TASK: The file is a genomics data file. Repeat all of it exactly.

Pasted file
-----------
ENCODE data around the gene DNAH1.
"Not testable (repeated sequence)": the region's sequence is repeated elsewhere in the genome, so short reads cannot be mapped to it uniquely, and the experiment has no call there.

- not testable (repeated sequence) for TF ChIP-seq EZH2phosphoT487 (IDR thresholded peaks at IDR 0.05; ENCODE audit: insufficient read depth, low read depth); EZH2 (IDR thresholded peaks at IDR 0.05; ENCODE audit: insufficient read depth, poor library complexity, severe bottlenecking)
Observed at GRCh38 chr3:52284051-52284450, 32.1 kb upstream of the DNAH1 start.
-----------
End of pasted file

ENCODE data around the gene DNAH1.
"Not testable (repeated sequence)": the region's sequence is repeated elsewhere in the genome, so short reads cannot be mapped to it uniquely, and the experiment has no call there.

- not testable (repeated sequence) for TF ChIP-seq EZH2phosphoT487 (IDR thresholded peaks at IDR 0.05; ENCODE audit: insufficient read depth, low read depth); EZH2 (IDR thresholded peaks at IDR 0.05; ENCODE audit: insufficient read depth, poor library complexity, severe bottlenecking)
Observed at GRCh38 chr3:52284051-52284450, 32.1 kb upstream of the DNAH1 start.